Responsible Manatee Viewing
Get a glimpse of this endangered species without disrupting natural behavior


Kayakers delight in seeing a manatee in the wild.
Kayakers delight in seeing a manatee in the wild. Save the Manatee Club recommends passive observation or viewing from a distance as the best way to protect manatees and all other wildlife.

by Nancy Sadusky, Director of Online Communications

Here’s a quandary: you love manatees and yearn to see them in the wild, but you also want to do it in a responsible way that does not disturb or harass them. Save the Manatee Club (SMC) recommends passive observation or viewing from a distance as the best way to protect manatees and all other wildlife, so we don't advocate any programs where you can touch them or feed them. However, there are several manatee viewing areas in Florida, and you can find information and protection tips at www.savethemanatee.org/viewing.

Another option is to take an ecotour with a responsible operator who has the best interest of manatees in mind. These ecotours can provide a less invasive alternative. Four such operators on Florida’s west coast include Aardvark’s Florida Kayak, Nature Coast Kayak Tours, and Manatees in Paradise in Crystal River, and Manatee Guides in Fort Myers.

Two manatees surface to breathe near on a kayaker.
It's important to view manatees in a responsible way that does not disturb or harass them.

Aardvark's Florida Kayak manatee tours are led by owners Matt and Sue Clemons. Matt is a wildlife biologist with several years of experience conducting manatee research, and Sue is a former park ranger. Matt is also a member of SMC’s Board of Directors. “Our manatee tours are conducted with a hands-off approach,” says Matt. “We believe that wild animals need to stay wild and the true ecotourist looks but does not touch.” In addition, 10 percent of each Aardvark tour booked by an SMC member goes toward the Club’s manatee conservation efforts.

Tracy Colson runs Nature Coast Kayak Tours, which offers guided ecotours of the Citrus County area. A Florida native, Tracy spent a lot of time on the Crystal River when she was growing up, and she has a keen interest in wildlife and nature. Tracy is an avid photographer and videographer who has used her skills to document manatee harassment. She has also volunteered her time to help rescue sick and injured manatees, and she has worked diligently to protect manatee habitat.

Manatees in Paradise in Crystal River offers an in-water experience without interfering with wild manatees in their winter habitat. “We are privileged to be able to enter their home,” says Captain Stacy. Captains Stacy and Mike Dunn are longtime volunteers with the Florida Fish and Wildlife Conservation Commission (FWC) and the U.S. Fish & Wildlife Service, helping to observe sick or injured manatees, recover dead manatees, and lend a hand for manatee health assessments. Their tours are small and uncrowded with a six-person maximum.

Manatee Guides in Fort Myers is owned and operated by Tim Martell, a guy with a big heart for manatees and a passion for teaching people about Florida’s wildlife and their habitat. Tim is a certified Florida Master Naturalist and expert wildlife guide as well as a volunteer at the Lee County Manatee Park in Fort Myers. Tim played a significant role in saving the lives of several red-tide-affected manatees in 2013, and he has volunteered numerous hours assisting FWC staff as they search for and help rescue injured or sick manatees in the area.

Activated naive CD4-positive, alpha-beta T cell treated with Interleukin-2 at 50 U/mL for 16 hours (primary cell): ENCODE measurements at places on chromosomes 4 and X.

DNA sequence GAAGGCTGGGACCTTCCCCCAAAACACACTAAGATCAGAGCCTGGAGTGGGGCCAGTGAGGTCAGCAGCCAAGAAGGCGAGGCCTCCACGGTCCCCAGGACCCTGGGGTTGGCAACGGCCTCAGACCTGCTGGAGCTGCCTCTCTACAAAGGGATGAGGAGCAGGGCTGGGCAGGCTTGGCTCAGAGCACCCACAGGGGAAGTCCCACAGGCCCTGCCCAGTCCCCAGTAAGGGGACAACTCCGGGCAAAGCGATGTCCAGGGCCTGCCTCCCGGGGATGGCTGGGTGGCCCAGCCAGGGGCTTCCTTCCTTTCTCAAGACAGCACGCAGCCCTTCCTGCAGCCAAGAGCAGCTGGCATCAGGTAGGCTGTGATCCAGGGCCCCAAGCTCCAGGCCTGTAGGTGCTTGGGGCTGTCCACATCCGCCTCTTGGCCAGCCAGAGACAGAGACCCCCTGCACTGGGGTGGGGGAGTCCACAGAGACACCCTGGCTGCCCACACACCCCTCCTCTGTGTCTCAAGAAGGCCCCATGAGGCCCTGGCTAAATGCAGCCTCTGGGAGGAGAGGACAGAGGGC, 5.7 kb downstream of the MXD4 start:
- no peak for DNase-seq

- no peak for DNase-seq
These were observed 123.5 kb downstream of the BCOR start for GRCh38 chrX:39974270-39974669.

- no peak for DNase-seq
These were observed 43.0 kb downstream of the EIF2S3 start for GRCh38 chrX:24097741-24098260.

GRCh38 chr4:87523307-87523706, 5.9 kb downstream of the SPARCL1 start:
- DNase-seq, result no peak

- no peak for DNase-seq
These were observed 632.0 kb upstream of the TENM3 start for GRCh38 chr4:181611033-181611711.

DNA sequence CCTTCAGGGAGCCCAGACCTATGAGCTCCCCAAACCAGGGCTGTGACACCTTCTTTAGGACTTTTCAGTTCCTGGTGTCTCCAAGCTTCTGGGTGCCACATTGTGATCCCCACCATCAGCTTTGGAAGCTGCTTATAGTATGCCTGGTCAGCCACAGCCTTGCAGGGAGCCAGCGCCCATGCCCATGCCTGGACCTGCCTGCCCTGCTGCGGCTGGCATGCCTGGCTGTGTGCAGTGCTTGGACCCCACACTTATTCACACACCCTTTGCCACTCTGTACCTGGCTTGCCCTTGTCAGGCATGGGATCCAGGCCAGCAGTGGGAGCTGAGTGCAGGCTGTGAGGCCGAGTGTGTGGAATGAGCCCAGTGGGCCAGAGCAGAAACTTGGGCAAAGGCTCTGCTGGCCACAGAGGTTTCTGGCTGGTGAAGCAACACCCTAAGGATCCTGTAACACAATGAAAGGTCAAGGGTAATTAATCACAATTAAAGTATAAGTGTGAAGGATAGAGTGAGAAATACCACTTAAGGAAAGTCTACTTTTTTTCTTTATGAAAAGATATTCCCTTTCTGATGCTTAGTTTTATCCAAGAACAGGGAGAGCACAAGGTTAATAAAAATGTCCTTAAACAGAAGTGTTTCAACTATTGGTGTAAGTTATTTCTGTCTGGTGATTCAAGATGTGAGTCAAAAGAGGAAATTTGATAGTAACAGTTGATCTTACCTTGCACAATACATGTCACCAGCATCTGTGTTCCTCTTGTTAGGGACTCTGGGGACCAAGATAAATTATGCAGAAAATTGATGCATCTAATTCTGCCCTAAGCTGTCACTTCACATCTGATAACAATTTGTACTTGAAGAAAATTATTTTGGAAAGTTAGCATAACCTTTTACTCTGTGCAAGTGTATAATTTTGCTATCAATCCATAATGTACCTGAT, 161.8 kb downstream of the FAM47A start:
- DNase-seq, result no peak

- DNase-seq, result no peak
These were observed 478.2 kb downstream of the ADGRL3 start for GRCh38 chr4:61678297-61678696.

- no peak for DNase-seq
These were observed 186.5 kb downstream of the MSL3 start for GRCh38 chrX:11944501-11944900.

Tours to see manatees generally begin in October and run through April, and reservations are required. Please book your tour directly through the tour operators listed below.

Contact Information:

Vital Habitat for Endangered Manatees
Manatee sanctuaries are vital to the survival of manatees. During the winter months, manatees require water temperatures greater than 68° F to prevent the development of a potentially fatal syndrome called cold stress, with symptoms similar to frostbite and hypothermia. Florida’s springs provide a source of warm water, making them a preferred winter habitat for manatees when surrounding waterways cool into the mid-60s or below. Please do not enter designated manatee sanctuaries for any reason. If you see manatees in the wild, please be respectful and observe them from the surface of the water and at a distance. If you see a manatee being harassed, please call 1-888-404-FWCC (3922) or *FWC or #FWC on your cellular phone. You can also send a text message to Tip@MyFWC.com or use VHF Channel 16 on your marine radio.

Aardvark’s Florida Kayak Company
707 N Citrus Avenue, Suite A
Crystal River, FL 34428
http://floridakayakcompany.com/TheBay.html

Aardvark tour participants who identify themselves as Save the Manatee Club members will receive a free “I Love Manatees” sticker, a 20 percent discount coupon for SMC’s manatee gift catalog or for SMC t-shirts sold in Aardvark’s store, and a 20 percent off discount coupon to see manatees at the nearby Ellie Schiller Homosassa Springs Wildlife State Park in Homosassa, Florida.

Nature Coast Kayak Tours
Crystal River, FL 34428
Tours on Tuesdays, Wednesdays, and Thursdays
http://naturecoastkayaktours.com

Manatees In Paradise
1223 N. Circle Drive
Crystal River, FL 34429
www.manateesinparadise.com

Manatee Guides

Ft. Myers, FL
www.manateeguides.com

Hope the inflatable manatee.
“We are privileged to be able to enter their home,” say Captains Mike and Stacy Dunn of Manatees in Paradise.
 
Matt Clemons and kayakers on a manatee ecotour.
Biologist Matt Clemons of Aardvark's Florida Kayak Company (at bottom right in the red kayak) and his ecotour group stop to view manatees gathered at a warm water spring during a chilly winter day. “We believe that wild animals need to stay wild and the true ecotourist looks, but does not touch,” says Matt.



Get More Info:

Join us on:

Facebook Twitter YouTube Pinterest


Return to the Manatee News page